Thinking about moving to Singapore? Whether you’re packing or still processing paperwork, the following tips will help you prepare for moving to Singapore:
Before you arrive: This section helps you prepare yourself for living overseas, check out the cost of living, check eligibility and get your Employment Pass or EPEC approved, and make arrangements to manage your home country finances, before you leave for Singapore.
Moving with your family? Prepare for school admissions for your kids and see if you need to make any special arrangements for your pets.
Wondering if you’ve missed anything? See below for the full list of pointers and a checklist for moving overseas.
After you arrive: Once you’ve arrived, these tips will help you get your employment pass endorsed, do your house-hunting, open a bank account and apply for a credit card, sign up for a mobile phone, register for various Government services, and learn how to get around.
Before you arrive
Prepare yourself to relocate
Are you already set on moving to Singapore, and just getting your plans in order? Skip ahead to cost of living or employment pass procedures.
Is this the first time you’re moving overseas? If you haven’t traveled a lot or spent an extended amount of time outside your home country, moving to a new country (or continent!) can be a daunting experience. Nevertheless, many people find the adventure very enriching – and we hope you will too. If this is going to be your first time living outside your home country, particularly if you are from the US, get some guidance from Robert Kohls’ classic – Survival Kit for Overseas Living: For Americans Planning to Live and Work Abroad
If your relocation is company-supported, you’ll often have a relocation advisor who can help make the transition easier for you. It helps to know what to expect, so you can ask your relo advisor the right questions. The quality of relo advisors can vary quite a lot! We recommend The Expert Expat: Your Guide to Successful Relocation Abroad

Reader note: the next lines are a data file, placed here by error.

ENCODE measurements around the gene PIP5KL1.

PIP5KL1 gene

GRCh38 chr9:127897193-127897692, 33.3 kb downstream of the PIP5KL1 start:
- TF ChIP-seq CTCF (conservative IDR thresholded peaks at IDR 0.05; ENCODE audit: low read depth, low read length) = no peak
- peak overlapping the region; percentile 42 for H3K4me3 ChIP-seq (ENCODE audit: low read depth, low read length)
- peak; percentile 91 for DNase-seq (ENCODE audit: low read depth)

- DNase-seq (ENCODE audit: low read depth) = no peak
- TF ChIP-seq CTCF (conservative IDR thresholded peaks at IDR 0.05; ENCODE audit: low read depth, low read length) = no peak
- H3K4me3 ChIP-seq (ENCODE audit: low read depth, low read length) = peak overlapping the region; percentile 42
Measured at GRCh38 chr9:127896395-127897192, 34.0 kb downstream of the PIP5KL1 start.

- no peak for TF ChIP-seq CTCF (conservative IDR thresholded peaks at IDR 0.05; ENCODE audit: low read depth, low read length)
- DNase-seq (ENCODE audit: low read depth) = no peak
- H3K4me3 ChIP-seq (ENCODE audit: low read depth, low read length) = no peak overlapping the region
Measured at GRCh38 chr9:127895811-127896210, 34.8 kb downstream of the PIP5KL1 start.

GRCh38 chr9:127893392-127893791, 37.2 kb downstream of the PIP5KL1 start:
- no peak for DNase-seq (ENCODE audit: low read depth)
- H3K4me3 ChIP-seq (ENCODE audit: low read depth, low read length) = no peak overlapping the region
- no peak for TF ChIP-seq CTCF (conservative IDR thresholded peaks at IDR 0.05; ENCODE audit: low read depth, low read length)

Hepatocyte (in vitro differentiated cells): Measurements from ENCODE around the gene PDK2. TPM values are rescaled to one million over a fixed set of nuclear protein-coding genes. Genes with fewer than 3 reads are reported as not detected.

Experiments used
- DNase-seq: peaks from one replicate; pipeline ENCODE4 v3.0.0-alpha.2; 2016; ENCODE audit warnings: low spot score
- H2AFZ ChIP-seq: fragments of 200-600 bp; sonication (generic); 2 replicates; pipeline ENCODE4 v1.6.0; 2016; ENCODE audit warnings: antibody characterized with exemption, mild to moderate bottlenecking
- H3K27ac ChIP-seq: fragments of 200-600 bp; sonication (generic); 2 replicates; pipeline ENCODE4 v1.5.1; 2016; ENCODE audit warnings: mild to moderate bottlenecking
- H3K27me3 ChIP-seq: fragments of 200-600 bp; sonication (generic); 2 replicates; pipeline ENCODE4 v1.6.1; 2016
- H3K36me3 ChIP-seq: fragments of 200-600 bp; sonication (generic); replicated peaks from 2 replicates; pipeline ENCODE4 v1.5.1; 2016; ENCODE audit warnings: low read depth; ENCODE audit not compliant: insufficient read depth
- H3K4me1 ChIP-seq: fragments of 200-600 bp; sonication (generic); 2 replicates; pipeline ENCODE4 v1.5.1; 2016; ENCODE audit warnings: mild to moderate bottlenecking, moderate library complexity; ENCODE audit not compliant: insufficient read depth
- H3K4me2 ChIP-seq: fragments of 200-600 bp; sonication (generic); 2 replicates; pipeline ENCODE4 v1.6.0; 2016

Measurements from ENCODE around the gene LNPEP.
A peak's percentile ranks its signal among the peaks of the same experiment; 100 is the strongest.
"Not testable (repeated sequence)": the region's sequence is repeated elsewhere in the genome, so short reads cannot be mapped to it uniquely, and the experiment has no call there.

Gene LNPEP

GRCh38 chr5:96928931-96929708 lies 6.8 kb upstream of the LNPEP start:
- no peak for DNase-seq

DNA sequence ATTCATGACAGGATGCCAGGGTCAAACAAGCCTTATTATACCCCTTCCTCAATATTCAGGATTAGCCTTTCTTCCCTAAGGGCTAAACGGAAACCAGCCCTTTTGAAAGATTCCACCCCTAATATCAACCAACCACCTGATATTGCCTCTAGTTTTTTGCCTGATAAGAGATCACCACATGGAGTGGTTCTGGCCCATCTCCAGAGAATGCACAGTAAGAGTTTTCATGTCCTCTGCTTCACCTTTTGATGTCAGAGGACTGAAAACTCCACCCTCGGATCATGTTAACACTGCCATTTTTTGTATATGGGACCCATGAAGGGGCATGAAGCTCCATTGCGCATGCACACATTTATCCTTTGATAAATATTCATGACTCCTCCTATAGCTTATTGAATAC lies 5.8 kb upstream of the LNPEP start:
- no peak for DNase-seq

Once you’ve got an idea of the cultural adjustments that are in store for you, let’s move on to the practicalities.
Cost of Living in Singapore
Mercer’s cost of living survey in 2009 showed Singapore moved up three more ranks to become the 10th most expensive city in the world, for expatriates. Within Asia, Singapore is ranked 5th, after Tokyo, Osaka, Hong Kong, and Beijing. Do some research on how much it will cost you to live in Singapore, and then see if the compensation package you’re being offered will allow you to maintain the same lifestyle. If you’re coming from Australia or Europe, the low tax rates in Singapore will give your net earnings a big boost! On the other hand, if you’re coming from a lower-cost country like the Philippines, prepare to move into a smaller apartment and give up your car – but the money you earn and save in Singapore will help you build up your nest egg.
Your biggest expenses are likely to be rent, transport (if you buy a car), and schooling (if you have children studying in international schools). You can minimize rent costs by sharing a flat, living in an HDB, or living further away from the city center – property prices are still on the high side but have started easing off slowly.
Read more in our Cost of Living article – expected expenses, what you should expect to earn, and tips for saving money.
Employment Pass approval and eligibility